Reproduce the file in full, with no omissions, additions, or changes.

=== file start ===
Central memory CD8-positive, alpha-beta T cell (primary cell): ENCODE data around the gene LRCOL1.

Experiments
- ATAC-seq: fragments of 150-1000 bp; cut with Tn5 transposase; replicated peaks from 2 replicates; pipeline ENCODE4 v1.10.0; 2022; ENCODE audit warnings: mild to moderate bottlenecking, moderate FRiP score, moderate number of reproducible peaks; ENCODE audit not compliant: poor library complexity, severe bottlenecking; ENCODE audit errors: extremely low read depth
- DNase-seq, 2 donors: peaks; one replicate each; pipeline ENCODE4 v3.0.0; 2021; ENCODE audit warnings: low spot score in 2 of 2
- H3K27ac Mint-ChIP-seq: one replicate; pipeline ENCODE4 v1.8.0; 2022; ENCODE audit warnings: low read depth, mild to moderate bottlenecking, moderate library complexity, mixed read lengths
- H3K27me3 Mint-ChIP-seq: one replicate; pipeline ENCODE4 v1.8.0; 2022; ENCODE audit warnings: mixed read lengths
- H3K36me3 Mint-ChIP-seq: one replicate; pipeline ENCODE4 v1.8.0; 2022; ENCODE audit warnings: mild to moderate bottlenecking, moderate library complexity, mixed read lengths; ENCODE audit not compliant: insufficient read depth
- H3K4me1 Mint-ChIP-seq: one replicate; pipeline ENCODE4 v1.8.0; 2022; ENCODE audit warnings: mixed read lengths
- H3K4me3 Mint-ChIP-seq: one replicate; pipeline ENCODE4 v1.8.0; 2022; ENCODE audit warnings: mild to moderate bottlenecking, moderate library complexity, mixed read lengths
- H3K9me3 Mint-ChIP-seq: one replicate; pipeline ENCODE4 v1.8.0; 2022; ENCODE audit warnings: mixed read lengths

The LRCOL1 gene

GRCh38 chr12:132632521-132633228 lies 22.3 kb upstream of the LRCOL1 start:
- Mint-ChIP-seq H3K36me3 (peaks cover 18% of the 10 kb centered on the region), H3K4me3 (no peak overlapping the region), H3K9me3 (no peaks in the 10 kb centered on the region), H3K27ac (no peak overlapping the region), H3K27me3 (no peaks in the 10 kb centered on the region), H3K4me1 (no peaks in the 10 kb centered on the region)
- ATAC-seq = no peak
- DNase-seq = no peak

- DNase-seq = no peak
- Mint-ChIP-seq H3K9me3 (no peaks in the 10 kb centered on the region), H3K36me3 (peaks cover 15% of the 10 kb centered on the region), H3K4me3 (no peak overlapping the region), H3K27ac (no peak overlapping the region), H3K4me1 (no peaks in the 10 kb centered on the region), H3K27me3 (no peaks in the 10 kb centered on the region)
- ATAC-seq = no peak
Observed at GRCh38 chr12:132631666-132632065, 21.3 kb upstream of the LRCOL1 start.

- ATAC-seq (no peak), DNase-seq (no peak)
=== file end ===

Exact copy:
Central memory CD8-positive, alpha-beta T cell (primary cell): ENCODE data around the gene LRCOL1.

Experiments
- ATAC-seq: fragments of 150-1000 bp; cut with Tn5 transposase; replicated peaks from 2 replicates; pipeline ENCODE4 v1.10.0; 2022; ENCODE audit warnings: mild to moderate bottlenecking, moderate FRiP score, moderate number of reproducible peaks; ENCODE audit not compliant: poor library complexity, severe bottlenecking; ENCODE audit errors: extremely low read depth
- DNase-seq, 2 donors: peaks; one replicate each; pipeline ENCODE4 v3.0.0; 2021; ENCODE audit warnings: low spot score in 2 of 2
- H3K27ac Mint-ChIP-seq: one replicate; pipeline ENCODE4 v1.8.0; 2022; ENCODE audit warnings: low read depth, mild to moderate bottlenecking, moderate library complexity, mixed read lengths
- H3K27me3 Mint-ChIP-seq: one replicate; pipeline ENCODE4 v1.8.0; 2022; ENCODE audit warnings: mixed read lengths
- H3K36me3 Mint-ChIP-seq: one replicate; pipeline ENCODE4 v1.8.0; 2022; ENCODE audit warnings: mild to moderate bottlenecking, moderate library complexity, mixed read lengths; ENCODE audit not compliant: insufficient read depth
- H3K4me1 Mint-ChIP-seq: one replicate; pipeline ENCODE4 v1.8.0; 2022; ENCODE audit warnings: mixed read lengths
- H3K4me3 Mint-ChIP-seq: one replicate; pipeline ENCODE4 v1.8.0; 2022; ENCODE audit warnings: mild to moderate bottlenecking, moderate library complexity, mixed read lengths
- H3K9me3 Mint-ChIP-seq: one replicate; pipeline ENCODE4 v1.8.0; 2022; ENCODE audit warnings: mixed read lengths

The LRCOL1 gene

GRCh38 chr12:132632521-132633228 lies 22.3 kb upstream of the LRCOL1 start:
- Mint-ChIP-seq H3K36me3 (peaks cover 18% of the 10 kb centered on the region), H3K4me3 (no peak overlapping the region), H3K9me3 (no peaks in the 10 kb centered on the region), H3K27ac (no peak overlapping the region), H3K27me3 (no peaks in the 10 kb centered on the region), H3K4me1 (no peaks in the 10 kb centered on the region)
- ATAC-seq = no peak
- DNase-seq = no peak

- DNase-seq = no peak
- Mint-ChIP-seq H3K9me3 (no peaks in the 10 kb centered on the region), H3K36me3 (peaks cover 15% of the 10 kb centered on the region), H3K4me3 (no peak overlapping the region), H3K27ac (no peak overlapping the region), H3K4me1 (no peaks in the 10 kb centered on the region), H3K27me3 (no peaks in the 10 kb centered on the region)
- ATAC-seq = no peak
Observed at GRCh38 chr12:132631666-132632065, 21.3 kb upstream of the LRCOL1 start.

- ATAC-seq (no peak), DNase-seq (no peak)